• OSPF and IS-IS will form adjacency across all subnets configured on a logical interface so if you do not want this, you need to separate the interfaces out across multiple logical interfaces.
  • To configure multiple protocol families on an interface, you do it like this
interface {
    ge-0/0/0 {
        unit 0 {
            family inet {
                address 192.168.0.1/24;
                address 192.168.1.1/24 {
                    preferred;
                }
                address 10.0.0.1/8;
            }
            family inet6 {
                address 3001::1/64;
            }
        }
    }
}


Interface Names
  • JunOS uses 4 criteria in naming an interface. It uses (and in this order) Media Type, FPC Slot Number, PIC Slot Number, and Port number. For instance, ge-2/1/4 would be the forth interface on PIC slot 1 of the FPC in the number 4 slot.
  • There are many different media types. Here are a few of them

ge = gigabit ethernet fe = fast ethernet lo = loopback ae = aggregated ethernet fab = fabric interface for JSRP clusters st = tunnel interfaces ls/lsq = link services


Rollback Config
  • Junos Stores 49 previously committed configurations on its storage device.
  • The factory default for the maximum number of backup configurations allowed is 5.[1]
  • Rollback number 0 is the current running configuration - before commit, If after commit = rollback 1
rollback 5
commit
  • The current operational configuration is stored in a file named juniper.conf,
  • The last 5 committed configurations are stored in the files juniper.conf.1 through juniper.conf.5.
  • If you create a rescue configuration, it is stored in a file named rescue.conf.
  • These files are located in the /config directory, which is on the flash drive of the SRX Series device.
  • Increasing this backup configuration number results in increased memory usage on disk and increased commit time.
  • When you edit a configuration, you work in a copy of the current configuration to create a candidate configuration.
  • To have a candidate configuration take effect, you commit the changes.
  • Rollback Commands:
rollback 5
commit
show rollback 5
show | compare rollback 5
Modes
Shell Mode
  • The shell mode is to troubleshoot from Linux like CLI.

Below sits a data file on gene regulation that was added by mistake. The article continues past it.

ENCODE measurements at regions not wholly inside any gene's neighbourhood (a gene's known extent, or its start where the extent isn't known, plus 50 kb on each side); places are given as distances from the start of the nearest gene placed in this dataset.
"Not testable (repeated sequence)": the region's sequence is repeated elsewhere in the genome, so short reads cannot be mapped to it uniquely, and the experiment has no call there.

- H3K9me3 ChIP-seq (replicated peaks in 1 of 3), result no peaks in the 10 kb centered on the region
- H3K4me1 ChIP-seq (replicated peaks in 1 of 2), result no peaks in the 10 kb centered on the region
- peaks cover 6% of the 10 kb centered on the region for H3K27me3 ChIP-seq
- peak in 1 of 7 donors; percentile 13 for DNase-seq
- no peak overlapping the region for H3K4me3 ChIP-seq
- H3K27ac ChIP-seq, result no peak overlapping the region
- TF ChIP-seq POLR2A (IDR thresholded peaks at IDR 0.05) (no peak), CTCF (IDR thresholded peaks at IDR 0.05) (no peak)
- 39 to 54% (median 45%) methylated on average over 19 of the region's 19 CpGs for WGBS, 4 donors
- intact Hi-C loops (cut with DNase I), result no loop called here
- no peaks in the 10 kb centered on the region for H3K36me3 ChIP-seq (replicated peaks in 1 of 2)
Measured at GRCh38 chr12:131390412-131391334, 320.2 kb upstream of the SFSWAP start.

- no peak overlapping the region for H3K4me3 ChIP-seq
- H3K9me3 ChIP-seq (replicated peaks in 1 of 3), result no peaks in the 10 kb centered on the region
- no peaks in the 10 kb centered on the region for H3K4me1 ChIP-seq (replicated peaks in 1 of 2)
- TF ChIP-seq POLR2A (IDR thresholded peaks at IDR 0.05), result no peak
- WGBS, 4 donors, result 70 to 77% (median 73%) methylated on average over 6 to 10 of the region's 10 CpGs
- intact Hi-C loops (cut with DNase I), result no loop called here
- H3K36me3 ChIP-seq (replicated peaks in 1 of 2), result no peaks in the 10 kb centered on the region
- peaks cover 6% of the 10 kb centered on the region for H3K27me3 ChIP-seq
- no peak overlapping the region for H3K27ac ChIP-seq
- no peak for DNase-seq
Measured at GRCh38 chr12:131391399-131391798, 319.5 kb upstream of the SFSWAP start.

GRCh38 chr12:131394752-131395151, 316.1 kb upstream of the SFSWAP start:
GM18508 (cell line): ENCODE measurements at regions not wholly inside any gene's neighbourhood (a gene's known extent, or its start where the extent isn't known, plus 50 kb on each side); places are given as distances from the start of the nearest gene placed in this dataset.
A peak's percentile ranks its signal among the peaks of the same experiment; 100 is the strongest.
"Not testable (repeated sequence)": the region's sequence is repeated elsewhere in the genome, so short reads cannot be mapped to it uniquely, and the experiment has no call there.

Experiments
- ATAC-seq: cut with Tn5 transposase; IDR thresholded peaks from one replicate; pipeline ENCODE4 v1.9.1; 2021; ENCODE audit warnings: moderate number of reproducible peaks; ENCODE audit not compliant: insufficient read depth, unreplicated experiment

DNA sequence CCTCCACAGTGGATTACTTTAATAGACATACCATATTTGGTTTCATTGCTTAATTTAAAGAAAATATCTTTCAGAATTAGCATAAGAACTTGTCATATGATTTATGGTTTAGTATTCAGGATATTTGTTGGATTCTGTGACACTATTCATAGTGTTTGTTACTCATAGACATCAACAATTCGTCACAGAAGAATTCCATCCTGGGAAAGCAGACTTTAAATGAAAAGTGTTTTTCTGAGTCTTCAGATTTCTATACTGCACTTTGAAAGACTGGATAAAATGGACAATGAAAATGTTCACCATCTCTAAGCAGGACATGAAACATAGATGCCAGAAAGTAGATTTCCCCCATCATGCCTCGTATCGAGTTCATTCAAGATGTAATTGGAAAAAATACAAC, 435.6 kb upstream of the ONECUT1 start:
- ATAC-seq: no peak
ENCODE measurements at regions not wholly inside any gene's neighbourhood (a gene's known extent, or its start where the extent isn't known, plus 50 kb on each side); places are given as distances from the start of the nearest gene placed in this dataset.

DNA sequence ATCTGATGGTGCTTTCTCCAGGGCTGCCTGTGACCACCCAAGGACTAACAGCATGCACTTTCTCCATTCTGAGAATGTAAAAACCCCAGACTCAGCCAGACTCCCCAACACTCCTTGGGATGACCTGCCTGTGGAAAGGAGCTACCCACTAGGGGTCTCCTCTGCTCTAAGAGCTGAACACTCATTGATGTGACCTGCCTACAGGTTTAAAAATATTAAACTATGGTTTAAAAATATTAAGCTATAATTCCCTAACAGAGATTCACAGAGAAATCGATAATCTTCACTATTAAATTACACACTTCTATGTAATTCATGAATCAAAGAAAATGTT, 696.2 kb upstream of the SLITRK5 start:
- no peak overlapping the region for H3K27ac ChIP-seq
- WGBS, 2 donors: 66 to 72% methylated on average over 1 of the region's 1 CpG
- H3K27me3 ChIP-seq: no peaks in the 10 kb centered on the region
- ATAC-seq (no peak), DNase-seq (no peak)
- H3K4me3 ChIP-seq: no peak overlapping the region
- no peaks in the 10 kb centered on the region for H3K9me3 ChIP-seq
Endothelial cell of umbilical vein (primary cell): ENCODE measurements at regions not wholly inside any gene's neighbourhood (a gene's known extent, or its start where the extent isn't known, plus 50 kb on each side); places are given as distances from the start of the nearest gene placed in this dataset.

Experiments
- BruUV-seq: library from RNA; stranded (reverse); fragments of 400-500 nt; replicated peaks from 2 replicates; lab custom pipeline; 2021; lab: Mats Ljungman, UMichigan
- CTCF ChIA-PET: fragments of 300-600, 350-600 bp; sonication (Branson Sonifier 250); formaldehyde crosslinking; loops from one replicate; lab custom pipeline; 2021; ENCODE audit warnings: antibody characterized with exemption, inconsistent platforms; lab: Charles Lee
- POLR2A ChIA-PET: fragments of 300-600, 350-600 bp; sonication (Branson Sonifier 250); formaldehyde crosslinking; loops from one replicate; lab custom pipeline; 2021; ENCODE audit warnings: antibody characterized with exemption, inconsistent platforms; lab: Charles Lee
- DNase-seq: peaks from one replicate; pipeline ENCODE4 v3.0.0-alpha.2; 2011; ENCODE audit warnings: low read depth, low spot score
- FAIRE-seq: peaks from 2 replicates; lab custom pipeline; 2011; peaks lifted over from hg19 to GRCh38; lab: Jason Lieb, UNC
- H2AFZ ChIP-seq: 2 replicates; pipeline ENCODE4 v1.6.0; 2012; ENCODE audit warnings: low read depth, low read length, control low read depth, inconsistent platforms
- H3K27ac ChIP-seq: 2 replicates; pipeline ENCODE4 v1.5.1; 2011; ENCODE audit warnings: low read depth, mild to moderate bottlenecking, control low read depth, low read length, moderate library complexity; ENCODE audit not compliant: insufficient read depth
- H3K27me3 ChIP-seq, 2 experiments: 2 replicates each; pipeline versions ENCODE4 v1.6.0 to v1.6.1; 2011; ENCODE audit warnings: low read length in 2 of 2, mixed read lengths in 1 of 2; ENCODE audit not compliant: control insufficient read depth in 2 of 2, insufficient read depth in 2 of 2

Operational Mode
  • This mode is used for monitoring and troubleshooting of the device.
  • You can monitor all of the hardware components, test network connectivity, and view the current running configuration.
  • You can not make configuration changes in this mode.
  • Operational Mode is the mode you are placed into when initially logging in (except for the root acount).
  • This mode is indicated by the greater than sign at the end of the prompt
user@SRX240>
Configuration Mode
  • This mode is used for making configuration changes to JunOS.
  • Configuration would include interface ip address, routing protocol configuration, and user access/control.
  • When we get into configuration mode, you will see something new added to the top of the prompt and the greater than sign will change to a pound sign to reflect we are in configuration mode.
[edit]
user@SRX240#
  • The [edit] top of the prompt signifies what section of the XML configuration tree we are currently sitting in.
  • When it displays [edit], we are at the very top of the configuration.
  • Issuing a show will output the entire configuration from that section down.
  • For instance, if we wanted just to see the configuration of the interfaces we would run the following commands:
[edit]
user@SRX240# edit interfaces

[edit interfaces]
user@SRX240# show

ge-0/0/0 {
    unit 0 {
        family inet {
            address 6.6.6.6/30;
        }
    }
}
  • We can also view a specific section of the tree by specifying it in the show command like so
[edit]
user@SRX240# show interfaces

ge-0/0/0 {
    unit 0 {
        family inet {
            address 6.6.6.6/30;
        }
    }
}
  • You can also run any Operational Mode command in Configuration Mode by appending "run" to the beginning of it like so:
[edit]
user@SRX240# run ping 4.2.2.2 rapid count 5
Show
  • This shows everything in the configuration from the current level down
[edit]
user@SRX240# show 
Reference